Omer

Aug 072019
 

This is a post about listedness: what is the nature of the idiosyncratic information that is listed in the grammar.

In traditional, lexicalist approaches, the listed atoms were lexical items. A lexical item contained, at minimum, a phonological form, a semantic interpretation, [...]

[read more]

New version of paper “The Anaphor Agreement Effect: further evidence against binding-as-agreement”

 Posted by on 07/24/2019  Comments Off on New version of paper “The Anaphor Agreement Effect: further evidence against binding-as-agreement”
Jul 242019
 

I’ve posted a new version of my paper “The Anaphor Agreement Effect: further evidence against binding-as-agreement.” It is somewhat unusual for a ‘new version’, in that the paper has been completely rewritten, top to bottom, following some feedback from reviewers! You can read more about this project on my research page. […]  [read more]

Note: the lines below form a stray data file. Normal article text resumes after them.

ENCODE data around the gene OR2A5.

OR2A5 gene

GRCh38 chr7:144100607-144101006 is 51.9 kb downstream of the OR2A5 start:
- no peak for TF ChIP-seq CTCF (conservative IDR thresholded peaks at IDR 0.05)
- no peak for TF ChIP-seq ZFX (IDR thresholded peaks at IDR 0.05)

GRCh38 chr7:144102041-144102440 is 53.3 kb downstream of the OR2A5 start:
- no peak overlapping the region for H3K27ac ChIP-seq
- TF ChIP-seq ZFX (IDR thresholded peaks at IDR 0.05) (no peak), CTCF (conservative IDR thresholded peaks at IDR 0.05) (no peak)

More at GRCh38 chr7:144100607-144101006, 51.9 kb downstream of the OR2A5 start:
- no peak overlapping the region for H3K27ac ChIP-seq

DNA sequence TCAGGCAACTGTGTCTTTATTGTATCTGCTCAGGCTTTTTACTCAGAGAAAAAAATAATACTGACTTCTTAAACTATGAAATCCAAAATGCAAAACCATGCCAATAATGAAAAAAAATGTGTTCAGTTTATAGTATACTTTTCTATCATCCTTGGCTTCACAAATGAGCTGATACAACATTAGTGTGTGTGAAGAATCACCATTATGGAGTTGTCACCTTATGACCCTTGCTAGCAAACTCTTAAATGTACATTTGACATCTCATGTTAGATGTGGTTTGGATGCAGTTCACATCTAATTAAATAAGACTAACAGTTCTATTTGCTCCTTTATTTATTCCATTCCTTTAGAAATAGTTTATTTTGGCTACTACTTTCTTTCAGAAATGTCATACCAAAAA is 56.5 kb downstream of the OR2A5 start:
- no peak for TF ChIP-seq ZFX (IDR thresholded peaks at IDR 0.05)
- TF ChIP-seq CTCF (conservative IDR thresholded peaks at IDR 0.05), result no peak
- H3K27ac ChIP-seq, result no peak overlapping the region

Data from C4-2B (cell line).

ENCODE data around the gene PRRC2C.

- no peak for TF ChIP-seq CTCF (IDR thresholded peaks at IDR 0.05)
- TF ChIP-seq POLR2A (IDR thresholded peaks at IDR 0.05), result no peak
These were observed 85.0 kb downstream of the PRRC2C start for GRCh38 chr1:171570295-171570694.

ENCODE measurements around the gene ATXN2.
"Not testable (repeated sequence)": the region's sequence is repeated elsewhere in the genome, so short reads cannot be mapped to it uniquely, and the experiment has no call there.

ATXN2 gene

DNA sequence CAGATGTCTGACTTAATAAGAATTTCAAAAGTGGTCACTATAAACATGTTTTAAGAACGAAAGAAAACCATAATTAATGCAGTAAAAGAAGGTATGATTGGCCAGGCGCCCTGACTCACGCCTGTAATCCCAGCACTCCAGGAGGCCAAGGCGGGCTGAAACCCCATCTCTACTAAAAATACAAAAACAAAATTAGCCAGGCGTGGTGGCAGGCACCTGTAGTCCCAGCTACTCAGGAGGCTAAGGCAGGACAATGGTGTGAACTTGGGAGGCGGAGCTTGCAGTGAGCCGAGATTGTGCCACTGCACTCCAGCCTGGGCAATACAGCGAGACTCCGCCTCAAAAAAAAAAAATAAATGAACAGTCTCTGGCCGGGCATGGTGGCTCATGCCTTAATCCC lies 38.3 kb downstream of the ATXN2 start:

Jun 082019
 

There’s been a fair amount of generative linguistics work over the past 15 years or so that identifies itself as “morphosemantics.” There are several reasons why I don’t think morphosemantics is a coherent notion. In this post, I’d like to detail some of these reasons. You’ve probably heard ~1.5 of them before, though, so if that’s the case feel free to skip ahead as needed. […]  [read more]

Mar 052019
 

Here is a paper by Canaan Breiss and Bruce Hayes (I will refer to the paper as B&H). To offer a brief summary of B&H’s main empirical point, it shows that the choice of syntactic ‘structure’ (i.e., both the choice of terminals and their arrangement) is probabilistically biased towards avoiding phonotactically problematic sequences (e.g. a sequence of two consecutive sibilants), even when the sequence in question arises across a word boundary. It does so by focusing on a series of well-established phonological constraints (from work on word‑level phonology), and showing that word‑bigrams whose juncture violates these constraints are underattested. This is shown to be the case in a variety of corpora, both written and spoken. Let’s refer to this as Evidence for Phonologically-Influenced Choice of Syntactic Structure, or EPICSS for short. […]  [read more]